Update on the pathogenesis and genetics of Paget's disease of bone

Front Cell Dev Biol. 2022 Aug 12:10:932065. doi: 10.3389/fcell.2022.932065. eCollection 2022.


Studies over the past two decades have led to major advances in the pathogenesis of Paget's disease of bone (PDB) and particularly on the role of genetic factors. Germline mutations of different genes have been identified, as a possible cause of this disorder, and most of the underlying pathways are implicated in the regulation of osteoclast differentiation and function, whereas other are involved in cell autophagy mechanisms. In particular, about 30 different germline mutations of the Sequestosome 1 gene (SQSTM1) have been described in a significant proportion of familial and sporadic PDB cases. The majority of SQSTM1 mutations affect the ubiquitin-binding domain of the protein and are associated to a more severe clinical expression of the disease. Also, germline mutations in the ZNF687 and PFN1 genes have been associated to severe, early onset, polyostotic PDB with increased susceptibly to neoplastic degeneration, particularly giant cell tumor. Mutations in the VCP (Valosin Containing Protein) gene cause the autosomal dominant syndrome "Inclusion Body Myopathy, PDB, Fronto-temporal Dementia," characterized by pagetic manifestations, associated with myopathy, amyotrophic lateral sclerosis and fronto-temporal dementia. Moreover, germline mutations in the TNFRSF11A gene, which encodes for RANK, were associated with rare syndromes showing some histopathological, radiological, and clinical overlap with PDB and in two cases of early onset PDB-like disease. Likewise, genome wide association studies performed in unrelated PDB cases identified other potential predisposition genes and/or susceptibility loci. Thus, it is likely that polygenic factors are involved in the PDB pathogenesis in many individuals and that modifying genes may contribute in refining the clinical phenotype. Moreover, the contribution of somatic mutations of SQSTM1 gene and/or epigenetic mechanisms in the pathogenesis of skeletal pagetic abnormalities and eventually neoplastic degeneration, cannot be excluded. Indeed, clinical and experimental observations indicate that genetic susceptibility might not be a sufficient condition for the clinical development of PDB without the concomitant intervention of viral infection, in primis paramixoviruses, and/or other environmental factors (e.g., pesticides, heavy metals or tobacco exposure), at least in a subset of cases. This review summarizes the most important advances that have been made in the field of cellular and molecular biology PDB over the past decades.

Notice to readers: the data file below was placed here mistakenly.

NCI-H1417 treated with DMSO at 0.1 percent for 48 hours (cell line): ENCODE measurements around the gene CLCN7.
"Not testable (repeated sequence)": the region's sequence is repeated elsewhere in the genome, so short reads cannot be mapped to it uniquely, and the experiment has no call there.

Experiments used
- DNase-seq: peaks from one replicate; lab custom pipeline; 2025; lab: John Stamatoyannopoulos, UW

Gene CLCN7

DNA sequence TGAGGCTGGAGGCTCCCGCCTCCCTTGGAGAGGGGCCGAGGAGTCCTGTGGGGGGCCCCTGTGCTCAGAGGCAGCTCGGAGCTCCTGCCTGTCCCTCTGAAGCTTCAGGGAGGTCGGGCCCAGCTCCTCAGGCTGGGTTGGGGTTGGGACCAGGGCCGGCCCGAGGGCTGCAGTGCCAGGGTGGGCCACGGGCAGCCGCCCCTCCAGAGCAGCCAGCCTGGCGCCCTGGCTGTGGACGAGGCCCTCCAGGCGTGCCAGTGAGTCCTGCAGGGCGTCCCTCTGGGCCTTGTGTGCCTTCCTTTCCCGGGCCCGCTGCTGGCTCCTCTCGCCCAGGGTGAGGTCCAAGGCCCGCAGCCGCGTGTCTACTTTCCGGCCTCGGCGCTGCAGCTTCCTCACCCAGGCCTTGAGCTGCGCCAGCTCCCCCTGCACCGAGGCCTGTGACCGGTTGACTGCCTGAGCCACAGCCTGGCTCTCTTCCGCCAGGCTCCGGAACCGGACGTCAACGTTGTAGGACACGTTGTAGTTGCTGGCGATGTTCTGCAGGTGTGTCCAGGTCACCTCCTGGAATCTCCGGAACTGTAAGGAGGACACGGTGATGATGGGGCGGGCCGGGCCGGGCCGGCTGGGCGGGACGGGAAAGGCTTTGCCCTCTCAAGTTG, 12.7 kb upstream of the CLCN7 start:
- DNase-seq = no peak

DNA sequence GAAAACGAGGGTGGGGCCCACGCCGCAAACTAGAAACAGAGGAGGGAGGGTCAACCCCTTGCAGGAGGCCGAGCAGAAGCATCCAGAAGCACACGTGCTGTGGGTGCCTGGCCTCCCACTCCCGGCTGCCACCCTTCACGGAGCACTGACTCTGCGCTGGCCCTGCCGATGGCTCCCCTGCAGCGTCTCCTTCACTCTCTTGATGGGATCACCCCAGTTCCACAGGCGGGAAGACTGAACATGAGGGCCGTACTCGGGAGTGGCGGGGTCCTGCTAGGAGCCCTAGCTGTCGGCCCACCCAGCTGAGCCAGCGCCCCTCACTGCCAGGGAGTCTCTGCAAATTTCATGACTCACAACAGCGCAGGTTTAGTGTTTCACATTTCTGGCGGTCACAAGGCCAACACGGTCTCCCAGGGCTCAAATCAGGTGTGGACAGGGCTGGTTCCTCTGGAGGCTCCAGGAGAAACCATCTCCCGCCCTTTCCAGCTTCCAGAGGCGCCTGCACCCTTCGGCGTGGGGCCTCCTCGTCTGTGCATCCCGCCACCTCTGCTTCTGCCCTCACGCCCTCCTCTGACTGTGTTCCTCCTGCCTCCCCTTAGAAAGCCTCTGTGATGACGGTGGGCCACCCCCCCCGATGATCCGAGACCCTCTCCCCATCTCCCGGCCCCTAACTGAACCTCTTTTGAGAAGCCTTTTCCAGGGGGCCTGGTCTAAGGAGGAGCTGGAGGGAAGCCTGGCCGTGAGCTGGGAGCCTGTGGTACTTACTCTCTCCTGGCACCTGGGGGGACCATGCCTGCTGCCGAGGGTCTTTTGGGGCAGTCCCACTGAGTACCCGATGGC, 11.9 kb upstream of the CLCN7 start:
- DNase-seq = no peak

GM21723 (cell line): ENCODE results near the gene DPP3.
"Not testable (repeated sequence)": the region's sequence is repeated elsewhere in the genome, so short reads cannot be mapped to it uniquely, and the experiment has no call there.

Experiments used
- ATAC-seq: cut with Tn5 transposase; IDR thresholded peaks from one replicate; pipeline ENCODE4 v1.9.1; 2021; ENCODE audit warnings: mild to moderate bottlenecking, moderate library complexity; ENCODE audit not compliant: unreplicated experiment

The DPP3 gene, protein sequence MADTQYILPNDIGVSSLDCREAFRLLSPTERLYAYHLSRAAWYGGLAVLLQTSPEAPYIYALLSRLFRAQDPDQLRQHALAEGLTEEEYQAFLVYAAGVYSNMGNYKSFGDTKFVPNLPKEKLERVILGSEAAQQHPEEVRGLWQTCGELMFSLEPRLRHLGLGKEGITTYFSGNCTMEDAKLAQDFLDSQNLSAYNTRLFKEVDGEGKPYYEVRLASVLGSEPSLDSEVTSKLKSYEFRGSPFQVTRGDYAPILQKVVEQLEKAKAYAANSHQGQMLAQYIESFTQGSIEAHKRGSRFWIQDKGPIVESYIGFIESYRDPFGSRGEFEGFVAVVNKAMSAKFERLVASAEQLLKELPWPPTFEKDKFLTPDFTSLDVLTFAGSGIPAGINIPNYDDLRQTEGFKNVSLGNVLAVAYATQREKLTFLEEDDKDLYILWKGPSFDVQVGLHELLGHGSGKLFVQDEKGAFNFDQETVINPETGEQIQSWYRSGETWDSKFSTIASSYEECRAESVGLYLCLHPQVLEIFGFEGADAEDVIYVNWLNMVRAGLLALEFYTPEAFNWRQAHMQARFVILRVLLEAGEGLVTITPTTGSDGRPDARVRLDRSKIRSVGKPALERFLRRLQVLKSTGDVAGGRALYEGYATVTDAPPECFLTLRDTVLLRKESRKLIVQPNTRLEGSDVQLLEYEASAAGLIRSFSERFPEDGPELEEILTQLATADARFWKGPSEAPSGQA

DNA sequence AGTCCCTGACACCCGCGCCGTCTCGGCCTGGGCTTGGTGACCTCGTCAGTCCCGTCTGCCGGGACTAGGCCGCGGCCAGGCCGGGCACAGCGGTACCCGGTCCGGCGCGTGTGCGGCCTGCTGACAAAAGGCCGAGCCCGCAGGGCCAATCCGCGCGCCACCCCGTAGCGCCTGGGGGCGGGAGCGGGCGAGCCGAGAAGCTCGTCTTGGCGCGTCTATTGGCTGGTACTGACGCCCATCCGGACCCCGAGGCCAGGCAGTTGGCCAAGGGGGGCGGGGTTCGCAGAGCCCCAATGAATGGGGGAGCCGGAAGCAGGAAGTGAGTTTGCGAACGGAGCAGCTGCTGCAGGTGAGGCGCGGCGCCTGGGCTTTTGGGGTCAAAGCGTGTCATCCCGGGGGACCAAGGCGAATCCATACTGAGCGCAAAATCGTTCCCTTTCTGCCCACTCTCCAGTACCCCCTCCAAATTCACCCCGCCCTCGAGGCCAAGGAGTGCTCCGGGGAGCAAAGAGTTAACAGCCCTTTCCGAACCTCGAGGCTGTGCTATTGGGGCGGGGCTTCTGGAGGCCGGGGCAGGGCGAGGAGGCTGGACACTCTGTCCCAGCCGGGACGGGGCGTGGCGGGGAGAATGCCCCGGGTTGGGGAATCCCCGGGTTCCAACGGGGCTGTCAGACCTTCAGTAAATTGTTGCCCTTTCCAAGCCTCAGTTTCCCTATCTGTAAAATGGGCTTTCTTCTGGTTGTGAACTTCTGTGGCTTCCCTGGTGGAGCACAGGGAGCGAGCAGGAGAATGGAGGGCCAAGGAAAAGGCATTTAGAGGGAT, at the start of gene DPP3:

Keywords: Paget’s disease of bone; environmental factors; genetics; osteoclast (OCs); viral inclusion.

Publication types

  • Review